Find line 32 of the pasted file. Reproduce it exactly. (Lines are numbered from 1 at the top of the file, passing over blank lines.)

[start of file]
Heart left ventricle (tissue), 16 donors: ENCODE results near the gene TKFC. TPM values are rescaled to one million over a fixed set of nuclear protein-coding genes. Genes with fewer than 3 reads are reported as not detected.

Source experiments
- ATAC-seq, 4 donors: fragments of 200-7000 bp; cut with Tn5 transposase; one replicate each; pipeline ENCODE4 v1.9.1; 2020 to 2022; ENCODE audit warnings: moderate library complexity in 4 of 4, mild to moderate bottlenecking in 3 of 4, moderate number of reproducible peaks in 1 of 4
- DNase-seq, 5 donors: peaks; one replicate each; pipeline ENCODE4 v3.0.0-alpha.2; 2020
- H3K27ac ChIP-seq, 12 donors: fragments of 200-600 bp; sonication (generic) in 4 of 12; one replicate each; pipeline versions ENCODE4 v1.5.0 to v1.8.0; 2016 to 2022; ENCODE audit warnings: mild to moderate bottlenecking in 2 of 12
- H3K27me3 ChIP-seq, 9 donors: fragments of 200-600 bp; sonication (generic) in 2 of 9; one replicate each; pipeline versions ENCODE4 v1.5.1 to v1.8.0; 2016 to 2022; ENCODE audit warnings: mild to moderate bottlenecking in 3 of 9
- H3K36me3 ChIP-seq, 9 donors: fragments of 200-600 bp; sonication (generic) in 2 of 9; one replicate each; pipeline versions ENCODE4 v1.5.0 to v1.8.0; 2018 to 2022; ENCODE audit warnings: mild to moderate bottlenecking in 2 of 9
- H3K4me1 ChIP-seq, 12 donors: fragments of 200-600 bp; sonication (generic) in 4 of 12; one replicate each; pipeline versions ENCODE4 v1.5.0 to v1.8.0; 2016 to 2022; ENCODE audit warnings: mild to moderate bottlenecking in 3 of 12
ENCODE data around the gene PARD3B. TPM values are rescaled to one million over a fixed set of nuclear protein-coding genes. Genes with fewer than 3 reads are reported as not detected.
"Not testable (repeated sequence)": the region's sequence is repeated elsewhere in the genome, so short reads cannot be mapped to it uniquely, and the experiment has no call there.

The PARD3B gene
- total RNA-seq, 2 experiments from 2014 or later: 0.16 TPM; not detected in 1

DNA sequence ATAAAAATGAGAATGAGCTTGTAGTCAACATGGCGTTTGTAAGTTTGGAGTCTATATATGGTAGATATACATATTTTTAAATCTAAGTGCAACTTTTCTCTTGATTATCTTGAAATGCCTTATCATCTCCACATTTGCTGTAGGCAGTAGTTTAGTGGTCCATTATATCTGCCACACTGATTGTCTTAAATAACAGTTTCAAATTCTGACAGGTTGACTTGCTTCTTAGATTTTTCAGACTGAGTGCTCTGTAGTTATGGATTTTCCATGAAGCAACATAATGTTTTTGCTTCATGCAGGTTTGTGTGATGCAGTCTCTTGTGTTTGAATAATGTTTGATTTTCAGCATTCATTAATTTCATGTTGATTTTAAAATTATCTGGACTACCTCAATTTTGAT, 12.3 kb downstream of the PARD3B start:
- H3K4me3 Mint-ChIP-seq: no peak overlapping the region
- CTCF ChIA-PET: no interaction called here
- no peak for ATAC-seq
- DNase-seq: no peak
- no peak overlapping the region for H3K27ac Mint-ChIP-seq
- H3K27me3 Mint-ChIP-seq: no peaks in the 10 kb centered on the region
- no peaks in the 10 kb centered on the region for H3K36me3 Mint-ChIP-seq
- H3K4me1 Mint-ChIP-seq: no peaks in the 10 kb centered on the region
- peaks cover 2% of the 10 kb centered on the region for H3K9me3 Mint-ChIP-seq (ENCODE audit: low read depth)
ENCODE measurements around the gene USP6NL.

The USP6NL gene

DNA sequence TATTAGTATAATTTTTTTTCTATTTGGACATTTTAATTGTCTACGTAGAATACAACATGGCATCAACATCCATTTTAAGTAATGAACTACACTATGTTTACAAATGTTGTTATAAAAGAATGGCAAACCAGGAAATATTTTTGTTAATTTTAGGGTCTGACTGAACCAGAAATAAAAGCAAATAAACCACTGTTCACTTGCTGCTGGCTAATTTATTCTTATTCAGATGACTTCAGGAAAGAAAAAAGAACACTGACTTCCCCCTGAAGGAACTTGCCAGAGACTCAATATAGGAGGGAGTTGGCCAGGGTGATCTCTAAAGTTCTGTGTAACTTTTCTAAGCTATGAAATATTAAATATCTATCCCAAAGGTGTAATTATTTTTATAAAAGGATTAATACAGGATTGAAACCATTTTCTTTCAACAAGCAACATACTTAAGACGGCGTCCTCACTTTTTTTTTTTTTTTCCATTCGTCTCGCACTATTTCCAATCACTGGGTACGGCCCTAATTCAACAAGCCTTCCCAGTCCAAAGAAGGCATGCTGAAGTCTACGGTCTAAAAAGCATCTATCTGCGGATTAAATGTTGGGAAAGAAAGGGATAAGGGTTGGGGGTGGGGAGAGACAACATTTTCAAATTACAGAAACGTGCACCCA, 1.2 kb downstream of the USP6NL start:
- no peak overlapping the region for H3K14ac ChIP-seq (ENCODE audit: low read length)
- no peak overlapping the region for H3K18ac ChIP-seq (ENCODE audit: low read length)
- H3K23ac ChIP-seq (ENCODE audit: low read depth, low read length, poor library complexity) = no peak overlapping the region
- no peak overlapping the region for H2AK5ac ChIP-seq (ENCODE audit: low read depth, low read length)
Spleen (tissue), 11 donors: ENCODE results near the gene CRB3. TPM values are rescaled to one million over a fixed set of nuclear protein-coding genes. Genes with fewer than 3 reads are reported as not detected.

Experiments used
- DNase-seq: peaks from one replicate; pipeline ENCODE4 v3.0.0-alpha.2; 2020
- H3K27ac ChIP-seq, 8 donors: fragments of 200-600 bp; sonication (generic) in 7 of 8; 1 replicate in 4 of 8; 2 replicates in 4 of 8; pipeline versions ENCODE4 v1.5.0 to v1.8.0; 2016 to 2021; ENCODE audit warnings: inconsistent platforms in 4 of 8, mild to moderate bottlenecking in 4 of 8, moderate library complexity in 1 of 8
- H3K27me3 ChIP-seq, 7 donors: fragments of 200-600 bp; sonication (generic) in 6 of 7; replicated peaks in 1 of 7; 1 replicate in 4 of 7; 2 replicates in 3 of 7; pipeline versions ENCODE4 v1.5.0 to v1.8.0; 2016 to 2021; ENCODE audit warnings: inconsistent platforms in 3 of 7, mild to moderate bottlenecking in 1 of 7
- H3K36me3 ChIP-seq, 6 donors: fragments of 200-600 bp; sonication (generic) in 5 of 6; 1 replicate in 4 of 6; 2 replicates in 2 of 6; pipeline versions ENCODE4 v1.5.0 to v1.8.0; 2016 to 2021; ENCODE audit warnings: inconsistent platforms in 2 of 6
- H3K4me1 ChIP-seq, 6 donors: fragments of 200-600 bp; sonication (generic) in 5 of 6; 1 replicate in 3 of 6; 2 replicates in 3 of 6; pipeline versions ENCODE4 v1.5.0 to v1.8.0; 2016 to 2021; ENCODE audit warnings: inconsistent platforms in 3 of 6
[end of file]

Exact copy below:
- DNase-seq: peaks from one replicate; pipeline ENCODE4 v3.0.0-alpha.2; 2020